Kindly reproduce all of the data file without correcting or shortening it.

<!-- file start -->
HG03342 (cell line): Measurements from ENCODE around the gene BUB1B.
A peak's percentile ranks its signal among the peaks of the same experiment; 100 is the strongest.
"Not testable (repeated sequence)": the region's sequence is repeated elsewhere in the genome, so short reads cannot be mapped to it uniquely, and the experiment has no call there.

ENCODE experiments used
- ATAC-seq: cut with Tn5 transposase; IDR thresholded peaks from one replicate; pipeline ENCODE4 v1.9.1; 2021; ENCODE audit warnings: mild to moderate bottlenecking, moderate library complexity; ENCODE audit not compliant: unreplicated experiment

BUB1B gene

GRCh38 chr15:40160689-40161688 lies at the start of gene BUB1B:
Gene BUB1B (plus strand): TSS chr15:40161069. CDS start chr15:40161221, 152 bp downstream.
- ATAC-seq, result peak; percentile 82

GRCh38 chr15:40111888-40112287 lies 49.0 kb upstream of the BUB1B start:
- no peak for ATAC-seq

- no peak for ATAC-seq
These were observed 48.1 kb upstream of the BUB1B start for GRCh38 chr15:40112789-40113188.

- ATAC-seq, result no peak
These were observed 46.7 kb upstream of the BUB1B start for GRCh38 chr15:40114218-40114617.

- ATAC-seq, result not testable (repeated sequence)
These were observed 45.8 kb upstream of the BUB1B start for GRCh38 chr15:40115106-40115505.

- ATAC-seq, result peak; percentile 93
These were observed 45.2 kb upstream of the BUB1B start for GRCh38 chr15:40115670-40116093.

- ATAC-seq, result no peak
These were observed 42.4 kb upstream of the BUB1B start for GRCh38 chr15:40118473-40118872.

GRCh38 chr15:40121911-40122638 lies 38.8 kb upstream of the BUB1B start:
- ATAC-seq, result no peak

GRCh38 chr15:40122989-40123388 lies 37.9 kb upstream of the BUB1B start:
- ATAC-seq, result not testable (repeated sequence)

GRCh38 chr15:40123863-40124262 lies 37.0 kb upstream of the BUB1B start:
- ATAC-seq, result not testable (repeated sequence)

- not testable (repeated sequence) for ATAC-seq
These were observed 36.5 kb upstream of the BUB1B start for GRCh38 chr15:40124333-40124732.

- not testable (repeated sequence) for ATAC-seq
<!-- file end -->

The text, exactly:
HG03342 (cell line): Measurements from ENCODE around the gene BUB1B.
A peak's percentile ranks its signal among the peaks of the same experiment; 100 is the strongest.
"Not testable (repeated sequence)": the region's sequence is repeated elsewhere in the genome, so short reads cannot be mapped to it uniquely, and the experiment has no call there.

ENCODE experiments used
- ATAC-seq: cut with Tn5 transposase; IDR thresholded peaks from one replicate; pipeline ENCODE4 v1.9.1; 2021; ENCODE audit warnings: mild to moderate bottlenecking, moderate library complexity; ENCODE audit not compliant: unreplicated experiment

BUB1B gene

GRCh38 chr15:40160689-40161688 lies at the start of gene BUB1B:
Gene BUB1B (plus strand): TSS chr15:40161069. CDS start chr15:40161221, 152 bp downstream.
- ATAC-seq, result peak; percentile 82

GRCh38 chr15:40111888-40112287 lies 49.0 kb upstream of the BUB1B start:
- no peak for ATAC-seq

- no peak for ATAC-seq
These were observed 48.1 kb upstream of the BUB1B start for GRCh38 chr15:40112789-40113188.

- ATAC-seq, result no peak
These were observed 46.7 kb upstream of the BUB1B start for GRCh38 chr15:40114218-40114617.

- ATAC-seq, result not testable (repeated sequence)
These were observed 45.8 kb upstream of the BUB1B start for GRCh38 chr15:40115106-40115505.

- ATAC-seq, result peak; percentile 93
These were observed 45.2 kb upstream of the BUB1B start for GRCh38 chr15:40115670-40116093.

- ATAC-seq, result no peak
These were observed 42.4 kb upstream of the BUB1B start for GRCh38 chr15:40118473-40118872.

GRCh38 chr15:40121911-40122638 lies 38.8 kb upstream of the BUB1B start:
- ATAC-seq, result no peak

GRCh38 chr15:40122989-40123388 lies 37.9 kb upstream of the BUB1B start:
- ATAC-seq, result not testable (repeated sequence)

GRCh38 chr15:40123863-40124262 lies 37.0 kb upstream of the BUB1B start:
- ATAC-seq, result not testable (repeated sequence)

- not testable (repeated sequence) for ATAC-seq
These were observed 36.5 kb upstream of the BUB1B start for GRCh38 chr15:40124333-40124732.

- not testable (repeated sequence) for ATAC-seq